The Granville Street redesign is still raw. The black asphalt and gleaming concrete need to settle into the surroundings, and the too-skinny street trees need time to mature (the City shouldn’t have skimped on them). But change is afoot. A light has been turned on. If nothing else, the new Granville will succeed because it doesn’t just manage crowds, it embraces them. Gone is the tired lighting, unwelcoming seating, and the ’70s-era S-shaped/meandering street section at the north end of the street; in, are double-wide sidewalks with inventive built-in benches (PWL Landscape Architects inspire again). Outdoor performance space has been considered, too, with the idea to project video on the side of the Sears department store.

All of it was long overdue.

Additional reading:

City of Vancouver, Granville Street Redesign

Project for Public Spaces “Placemaker Profile, Allan B. Jacobs”
“Building a Boulevard” by Elizabeth Macdonald in ACCESS magazine, published by the University of California Transportation Center.

Image credits:

Artist’s rendering of Granville Street Redesign, Helmcken to Nelson.
Artist’s rendering of Granville to Robson, potential for special events.
Octavia Boulevard, Rosemary Poole

Posted by: Rosemary Poole on January 7, 2010 at 2:16 pm

In 1959, Fred Herzog captured this image of the intersection of Granville and Robson Streets (a link to a larger image is found at the bottom of this post). Back then, the stretch of downtown Granville Street, between the blocks of Drake and Cordova, had earned the moniker “the Great White Way,” and it was a destination for live theatre and entertainment, lit up with neon signs. If you approached it up the hill to the south, the street radiated like an airport runway.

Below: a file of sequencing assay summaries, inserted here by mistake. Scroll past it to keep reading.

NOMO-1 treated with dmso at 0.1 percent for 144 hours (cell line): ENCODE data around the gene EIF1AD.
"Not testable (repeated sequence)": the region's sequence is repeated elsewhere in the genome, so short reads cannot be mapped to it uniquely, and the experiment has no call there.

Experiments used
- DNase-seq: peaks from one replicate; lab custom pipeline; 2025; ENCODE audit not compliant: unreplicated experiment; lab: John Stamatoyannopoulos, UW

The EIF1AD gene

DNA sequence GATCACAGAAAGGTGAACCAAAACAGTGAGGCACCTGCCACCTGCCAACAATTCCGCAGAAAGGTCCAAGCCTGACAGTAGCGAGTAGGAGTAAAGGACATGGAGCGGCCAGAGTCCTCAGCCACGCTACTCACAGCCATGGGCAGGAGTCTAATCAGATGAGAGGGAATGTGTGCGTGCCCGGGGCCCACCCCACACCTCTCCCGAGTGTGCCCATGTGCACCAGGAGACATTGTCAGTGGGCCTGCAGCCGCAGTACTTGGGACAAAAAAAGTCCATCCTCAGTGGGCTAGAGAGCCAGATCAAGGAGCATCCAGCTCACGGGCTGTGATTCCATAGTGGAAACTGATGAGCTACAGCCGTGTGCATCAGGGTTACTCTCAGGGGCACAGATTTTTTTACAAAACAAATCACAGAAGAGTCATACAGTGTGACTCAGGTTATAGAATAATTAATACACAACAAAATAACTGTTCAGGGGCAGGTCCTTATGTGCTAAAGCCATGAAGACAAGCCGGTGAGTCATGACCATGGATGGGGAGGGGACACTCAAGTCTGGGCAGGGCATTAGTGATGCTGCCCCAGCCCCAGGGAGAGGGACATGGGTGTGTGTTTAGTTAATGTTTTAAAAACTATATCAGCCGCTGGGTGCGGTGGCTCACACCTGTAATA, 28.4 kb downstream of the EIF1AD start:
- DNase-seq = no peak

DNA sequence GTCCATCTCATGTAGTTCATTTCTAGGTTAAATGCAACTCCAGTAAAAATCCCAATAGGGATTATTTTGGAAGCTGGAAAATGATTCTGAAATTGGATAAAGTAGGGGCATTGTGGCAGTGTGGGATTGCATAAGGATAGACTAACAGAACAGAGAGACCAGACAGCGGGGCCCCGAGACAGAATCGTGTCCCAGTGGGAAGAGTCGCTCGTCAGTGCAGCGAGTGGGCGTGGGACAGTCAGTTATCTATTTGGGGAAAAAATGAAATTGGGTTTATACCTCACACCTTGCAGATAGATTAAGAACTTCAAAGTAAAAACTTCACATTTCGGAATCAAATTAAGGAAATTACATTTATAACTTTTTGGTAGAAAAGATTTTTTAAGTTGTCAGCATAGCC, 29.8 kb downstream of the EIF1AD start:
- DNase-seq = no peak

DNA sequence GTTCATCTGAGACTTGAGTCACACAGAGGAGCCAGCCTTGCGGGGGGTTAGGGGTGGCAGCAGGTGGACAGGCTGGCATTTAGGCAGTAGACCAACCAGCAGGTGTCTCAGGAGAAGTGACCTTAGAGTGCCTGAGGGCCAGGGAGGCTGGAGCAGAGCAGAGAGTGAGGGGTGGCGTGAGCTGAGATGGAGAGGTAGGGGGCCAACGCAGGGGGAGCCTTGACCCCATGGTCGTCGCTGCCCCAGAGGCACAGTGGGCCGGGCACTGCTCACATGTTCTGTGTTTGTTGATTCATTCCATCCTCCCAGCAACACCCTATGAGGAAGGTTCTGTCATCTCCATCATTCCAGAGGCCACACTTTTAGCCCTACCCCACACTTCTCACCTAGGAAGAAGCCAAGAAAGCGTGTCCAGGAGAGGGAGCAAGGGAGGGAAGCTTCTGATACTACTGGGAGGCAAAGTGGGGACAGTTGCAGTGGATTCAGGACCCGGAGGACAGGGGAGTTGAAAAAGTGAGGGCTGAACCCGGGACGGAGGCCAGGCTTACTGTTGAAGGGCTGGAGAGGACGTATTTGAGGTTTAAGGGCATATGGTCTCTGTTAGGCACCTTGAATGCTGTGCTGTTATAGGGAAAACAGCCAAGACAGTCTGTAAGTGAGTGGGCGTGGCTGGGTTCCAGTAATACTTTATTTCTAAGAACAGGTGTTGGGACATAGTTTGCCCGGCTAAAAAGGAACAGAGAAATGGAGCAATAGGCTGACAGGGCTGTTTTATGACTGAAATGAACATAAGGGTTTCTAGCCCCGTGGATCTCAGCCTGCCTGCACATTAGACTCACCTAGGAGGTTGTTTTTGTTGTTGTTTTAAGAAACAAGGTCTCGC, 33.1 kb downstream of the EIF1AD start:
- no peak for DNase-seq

Only a few years later, that same stretch of Granville would change dramatically, beginning a slow and steady decline. In the 1960s, City Hall passed a bylaw banning new neon signs. In the 1970s, Granville Street was reconfigured into a transit mall, accessible only to public transit buses and pedestrians. Then Eaton’s opened their large, windowless white box of a store on the northwest corner of Granville and Robson (now Sears). The design wasn’t popular at the time, shutting out the street as it did, but people shopped there anyway, and in the new Pacific Centre Mall connected to it. Most retailers moved inside, too, their old stores replaced by tattoo parlours and sex shops. (Vancouver may have rallied against inner-city freeways, but it didn’t oppose the shopping mall; its impact on street life is just as profound.)